Dalmil (4a), Autosugestion (5c).
L'edlingette (4c), Magie d'oz (7a), Le cas de force majeur (7b).
Hey yop (5c), Le balance (6c), Problem 38 (7a), Pute effraction (7a+), Philosophie du chaos (7b+), Clem rit (7c), Magic Instinct (7c/8a assis).
Mange plat (6a), Creatura (7c+/8b assis).
Breefing (5b), 3 Kiwis (7a), Sing while you may (7b/8a assis).
Secteur Dieux paiens
Caviard pour les autres (4c), Petit prince (3a), Double jack (6a+), Pleasure Dome (6b+/7a+ assis), Big Mac (7b), Bob's your oncle (7c).
Lamed vav (4c), El mezcladore (6a), L'aquarium envole (7a+) [cover shot!] Kebab traum (6c/7b assis), El Hadjiz (7b+), Le tombeau de damme panc ashash (7c+/8b assis).
Secteur Balcons bavards
Petardep (6a), Cerdagne air line (7c+).
Secteur Crash test
Sun again (6c), La vague (6a), Grand petit d'homme (7a+).
Beaute cachee (6b+), Plug in (6c), Trait de demonologie (7b), Katalan psycho (7c) Traite de slope (7c+), No more cookies (7c+), Uniformicide (8a), I shot sarconazy (8a/8b assis).
Image below: L'oeil du voisin assis, Secteur Chapeau (Campsite).
Fred Bertin's 2007 guidebook has been out of print for a couple of years now, however it still covers most of the best climbing - 17 areas containing over 1000 boulder problems from Font 2 to 8b - and can be hired (along with crash pads) from the La Griole campsite. Selected Targasonne problems are also featured in the "EBloc - Bouldering in Spain" guidebook.
The La Griole campsite is pretty sociable (there is a bar open July-August) and is a good setting for a spot of slacklining or just chilling out. It also has table tennis, french boules and board games. To revitalise sore joints and muscles there is a thermal baths at Llo which includes warm indoor and outdoor pools, Jacuzzi and sauna. There is also a municipal swimming pool in Targasonne. If there is still snow on the hills, Font Romeu is one of 12 local downhill ski resorts within easy reach. Here you will find Nordic skiing through trees and across a high plateau. The mountains contain plenty of fell running and mountain biking trails and the area is also extremely popular with paragliders. For those seeking some incredible scenery and a pleasant walk Lac (Lake) des Bouillouses in the mountains above Font Romeu can be reached via a cable car ride and an easy walk - the views are breathtaking.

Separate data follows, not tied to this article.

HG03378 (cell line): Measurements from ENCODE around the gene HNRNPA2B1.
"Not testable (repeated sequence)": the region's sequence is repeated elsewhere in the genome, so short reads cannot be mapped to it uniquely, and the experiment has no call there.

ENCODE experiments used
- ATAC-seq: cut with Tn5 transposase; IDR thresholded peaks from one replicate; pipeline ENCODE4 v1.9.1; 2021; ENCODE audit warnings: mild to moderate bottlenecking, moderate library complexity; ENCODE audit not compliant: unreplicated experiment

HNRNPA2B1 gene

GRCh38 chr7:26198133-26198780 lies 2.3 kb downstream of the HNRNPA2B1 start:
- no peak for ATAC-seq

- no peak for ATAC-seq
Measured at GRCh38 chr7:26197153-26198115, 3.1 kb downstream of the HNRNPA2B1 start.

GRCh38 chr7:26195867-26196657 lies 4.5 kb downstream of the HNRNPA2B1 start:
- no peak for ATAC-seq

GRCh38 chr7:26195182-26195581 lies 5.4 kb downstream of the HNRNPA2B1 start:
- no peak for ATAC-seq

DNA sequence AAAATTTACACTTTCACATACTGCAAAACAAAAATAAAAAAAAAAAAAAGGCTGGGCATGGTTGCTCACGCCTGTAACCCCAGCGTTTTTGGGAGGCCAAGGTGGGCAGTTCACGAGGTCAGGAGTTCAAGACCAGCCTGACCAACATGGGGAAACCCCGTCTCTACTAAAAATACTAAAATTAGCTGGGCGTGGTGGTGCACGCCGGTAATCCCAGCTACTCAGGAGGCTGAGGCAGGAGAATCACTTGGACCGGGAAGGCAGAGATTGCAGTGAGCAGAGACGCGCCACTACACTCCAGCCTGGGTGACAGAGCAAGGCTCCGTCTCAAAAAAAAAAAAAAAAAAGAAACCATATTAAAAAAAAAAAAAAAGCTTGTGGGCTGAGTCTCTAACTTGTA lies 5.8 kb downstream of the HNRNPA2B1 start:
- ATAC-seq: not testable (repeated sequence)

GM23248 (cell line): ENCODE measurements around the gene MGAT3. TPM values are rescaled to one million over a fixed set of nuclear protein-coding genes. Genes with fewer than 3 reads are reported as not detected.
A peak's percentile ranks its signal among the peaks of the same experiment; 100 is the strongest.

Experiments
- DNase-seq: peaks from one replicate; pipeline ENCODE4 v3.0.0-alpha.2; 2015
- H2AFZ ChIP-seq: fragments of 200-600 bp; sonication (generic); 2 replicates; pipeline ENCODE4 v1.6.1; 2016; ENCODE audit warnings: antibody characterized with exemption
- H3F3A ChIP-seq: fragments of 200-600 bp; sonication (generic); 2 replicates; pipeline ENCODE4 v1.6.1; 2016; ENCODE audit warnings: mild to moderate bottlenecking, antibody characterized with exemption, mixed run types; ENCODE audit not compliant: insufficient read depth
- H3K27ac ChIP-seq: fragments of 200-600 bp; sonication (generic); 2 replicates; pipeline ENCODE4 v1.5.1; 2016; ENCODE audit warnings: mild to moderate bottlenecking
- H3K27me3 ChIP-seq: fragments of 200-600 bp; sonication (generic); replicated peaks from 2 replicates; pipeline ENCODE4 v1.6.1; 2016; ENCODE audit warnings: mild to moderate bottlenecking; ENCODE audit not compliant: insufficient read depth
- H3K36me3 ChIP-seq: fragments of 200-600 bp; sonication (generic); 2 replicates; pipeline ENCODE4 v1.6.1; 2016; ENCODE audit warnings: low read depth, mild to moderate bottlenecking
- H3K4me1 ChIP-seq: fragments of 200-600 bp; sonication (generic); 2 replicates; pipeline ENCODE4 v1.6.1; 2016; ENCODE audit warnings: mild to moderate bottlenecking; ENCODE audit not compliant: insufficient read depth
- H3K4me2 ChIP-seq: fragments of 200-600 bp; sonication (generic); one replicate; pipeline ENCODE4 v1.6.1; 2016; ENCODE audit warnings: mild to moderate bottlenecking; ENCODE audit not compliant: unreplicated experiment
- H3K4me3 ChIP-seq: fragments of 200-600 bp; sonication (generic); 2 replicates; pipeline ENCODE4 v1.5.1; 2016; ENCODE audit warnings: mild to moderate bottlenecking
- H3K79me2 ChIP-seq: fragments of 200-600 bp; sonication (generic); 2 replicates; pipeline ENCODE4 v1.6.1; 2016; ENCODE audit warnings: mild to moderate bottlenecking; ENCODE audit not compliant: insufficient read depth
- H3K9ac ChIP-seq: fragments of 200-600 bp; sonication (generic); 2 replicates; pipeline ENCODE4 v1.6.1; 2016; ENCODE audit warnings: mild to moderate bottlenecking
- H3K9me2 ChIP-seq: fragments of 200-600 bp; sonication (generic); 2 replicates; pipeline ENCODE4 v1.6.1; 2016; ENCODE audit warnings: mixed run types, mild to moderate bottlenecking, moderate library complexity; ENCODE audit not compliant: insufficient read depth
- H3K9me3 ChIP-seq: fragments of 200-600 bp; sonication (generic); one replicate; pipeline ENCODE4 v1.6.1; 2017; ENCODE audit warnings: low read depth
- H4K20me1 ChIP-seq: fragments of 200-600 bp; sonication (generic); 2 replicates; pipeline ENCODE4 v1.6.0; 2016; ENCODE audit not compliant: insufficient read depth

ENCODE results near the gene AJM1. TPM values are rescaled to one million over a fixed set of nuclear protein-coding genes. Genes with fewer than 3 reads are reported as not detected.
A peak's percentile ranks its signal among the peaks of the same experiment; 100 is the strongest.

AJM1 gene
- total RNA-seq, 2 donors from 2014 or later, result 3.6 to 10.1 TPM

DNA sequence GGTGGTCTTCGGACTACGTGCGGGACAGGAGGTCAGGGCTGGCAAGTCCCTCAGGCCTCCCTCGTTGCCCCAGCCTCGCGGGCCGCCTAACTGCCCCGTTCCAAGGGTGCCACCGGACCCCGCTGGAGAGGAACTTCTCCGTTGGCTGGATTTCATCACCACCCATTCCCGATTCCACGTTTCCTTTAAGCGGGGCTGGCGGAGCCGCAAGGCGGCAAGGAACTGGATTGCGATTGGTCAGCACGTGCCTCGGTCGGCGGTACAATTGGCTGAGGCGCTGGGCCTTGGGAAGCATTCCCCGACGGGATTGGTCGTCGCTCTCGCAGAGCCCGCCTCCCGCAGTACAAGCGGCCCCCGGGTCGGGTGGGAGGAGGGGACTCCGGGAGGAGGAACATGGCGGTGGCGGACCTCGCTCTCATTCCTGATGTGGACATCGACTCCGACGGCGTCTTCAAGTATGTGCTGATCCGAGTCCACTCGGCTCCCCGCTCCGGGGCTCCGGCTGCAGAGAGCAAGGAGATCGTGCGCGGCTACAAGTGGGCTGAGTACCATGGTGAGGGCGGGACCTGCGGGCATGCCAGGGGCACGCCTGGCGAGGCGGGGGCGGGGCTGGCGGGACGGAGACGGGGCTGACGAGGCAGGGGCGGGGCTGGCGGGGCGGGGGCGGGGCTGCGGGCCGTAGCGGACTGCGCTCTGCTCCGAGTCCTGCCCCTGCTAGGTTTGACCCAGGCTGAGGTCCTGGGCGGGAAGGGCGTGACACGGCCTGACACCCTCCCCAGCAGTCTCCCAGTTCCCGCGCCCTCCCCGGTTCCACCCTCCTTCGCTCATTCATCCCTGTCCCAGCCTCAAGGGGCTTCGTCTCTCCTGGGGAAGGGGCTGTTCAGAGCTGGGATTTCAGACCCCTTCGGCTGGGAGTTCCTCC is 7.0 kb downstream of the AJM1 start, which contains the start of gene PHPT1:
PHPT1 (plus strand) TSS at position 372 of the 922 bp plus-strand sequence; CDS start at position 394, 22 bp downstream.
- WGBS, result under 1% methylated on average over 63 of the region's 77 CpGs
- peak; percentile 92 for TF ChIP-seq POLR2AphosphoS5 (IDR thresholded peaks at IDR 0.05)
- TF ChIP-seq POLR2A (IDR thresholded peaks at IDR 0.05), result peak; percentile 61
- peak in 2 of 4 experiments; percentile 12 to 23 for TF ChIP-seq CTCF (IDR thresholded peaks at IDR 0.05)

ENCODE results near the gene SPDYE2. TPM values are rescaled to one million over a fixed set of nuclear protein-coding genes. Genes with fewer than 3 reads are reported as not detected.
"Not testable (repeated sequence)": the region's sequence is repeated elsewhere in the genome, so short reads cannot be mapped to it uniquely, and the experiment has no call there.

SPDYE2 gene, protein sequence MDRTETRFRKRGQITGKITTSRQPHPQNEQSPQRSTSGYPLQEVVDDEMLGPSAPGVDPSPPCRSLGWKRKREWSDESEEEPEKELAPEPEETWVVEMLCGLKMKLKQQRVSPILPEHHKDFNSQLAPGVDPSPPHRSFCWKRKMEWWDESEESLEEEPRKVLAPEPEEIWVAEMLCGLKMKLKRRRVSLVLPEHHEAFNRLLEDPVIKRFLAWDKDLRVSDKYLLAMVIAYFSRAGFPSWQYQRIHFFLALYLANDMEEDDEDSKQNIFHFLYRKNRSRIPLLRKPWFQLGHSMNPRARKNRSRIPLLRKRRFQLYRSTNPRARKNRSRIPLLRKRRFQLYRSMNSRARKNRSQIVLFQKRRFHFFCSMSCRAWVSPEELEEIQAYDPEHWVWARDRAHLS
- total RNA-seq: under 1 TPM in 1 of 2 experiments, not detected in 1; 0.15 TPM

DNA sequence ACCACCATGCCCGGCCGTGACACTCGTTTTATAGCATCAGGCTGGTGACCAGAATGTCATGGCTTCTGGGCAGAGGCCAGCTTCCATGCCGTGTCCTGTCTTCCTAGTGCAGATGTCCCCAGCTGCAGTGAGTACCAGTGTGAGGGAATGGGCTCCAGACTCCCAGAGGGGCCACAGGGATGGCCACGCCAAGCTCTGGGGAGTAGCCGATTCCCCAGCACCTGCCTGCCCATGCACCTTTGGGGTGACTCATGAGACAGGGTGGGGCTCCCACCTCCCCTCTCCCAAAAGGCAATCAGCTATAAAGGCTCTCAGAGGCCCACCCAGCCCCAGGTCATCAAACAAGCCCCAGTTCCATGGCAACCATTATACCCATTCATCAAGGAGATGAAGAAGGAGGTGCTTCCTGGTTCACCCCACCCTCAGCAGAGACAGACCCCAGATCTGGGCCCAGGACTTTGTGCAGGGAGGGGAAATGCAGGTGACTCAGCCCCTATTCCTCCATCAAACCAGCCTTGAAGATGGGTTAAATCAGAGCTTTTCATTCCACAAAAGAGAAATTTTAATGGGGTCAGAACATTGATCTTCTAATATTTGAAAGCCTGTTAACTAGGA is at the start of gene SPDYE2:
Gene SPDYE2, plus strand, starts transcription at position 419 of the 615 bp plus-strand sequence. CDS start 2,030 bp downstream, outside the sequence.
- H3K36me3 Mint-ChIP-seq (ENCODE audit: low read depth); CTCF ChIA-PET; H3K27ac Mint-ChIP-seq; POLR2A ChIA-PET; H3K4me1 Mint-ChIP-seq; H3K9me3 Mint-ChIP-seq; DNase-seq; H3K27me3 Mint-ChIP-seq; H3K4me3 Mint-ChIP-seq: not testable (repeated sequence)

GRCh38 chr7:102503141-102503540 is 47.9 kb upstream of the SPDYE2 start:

As the weather is generally pretty decent around the time most people visit I would recommend camping as good budget option. La Griole is a very hospitable, family friendly campsite run by an (English speaking) couple. This has good facilities, is situated within “The Chaos” itself, and is reasonably priced. It also offers static caravan type cabins for those seeking a little more comfort.
For those of you seeking even more refined accommodation there are plenty of gite’s in the area which can be rented from around £190 per a week, details can be found by contacting the Tourist Information at Font Romeu via font-romeu.fr. When visiting the area out of of the ski season good value accommodation can be found at the numerous ski orientated apartment blocks around Font Romeu.
Targasonne is easily accessed from a number of French airports and isn’t too far from Barcelona, from these you will need to hire a car to complete the journey. Perpignan airport is the closest: From here head for Font-Romeu, which takes 1½ to 2 hours. Toulouse is the next closest (2¼ hours) and finally Carcassonne at 2½ hours away is still within easy access. Airport Connotations: Ryan Air: Liverpool to Carcassonne, Dublin to Carcassonne, Stanstead to Carcassonne, Stanstead to Perpignan Easyjet: Bristol to Toulouse BMI: Manchester to Perpignan
Supplies and Eating Out
There are two good supermarkets (Lidl and Super U) a patisserie and a sports/outdoor store a few kilometres up the road in Egat. There are also numerous bars, restaurants and smaller shops in Font Romeu.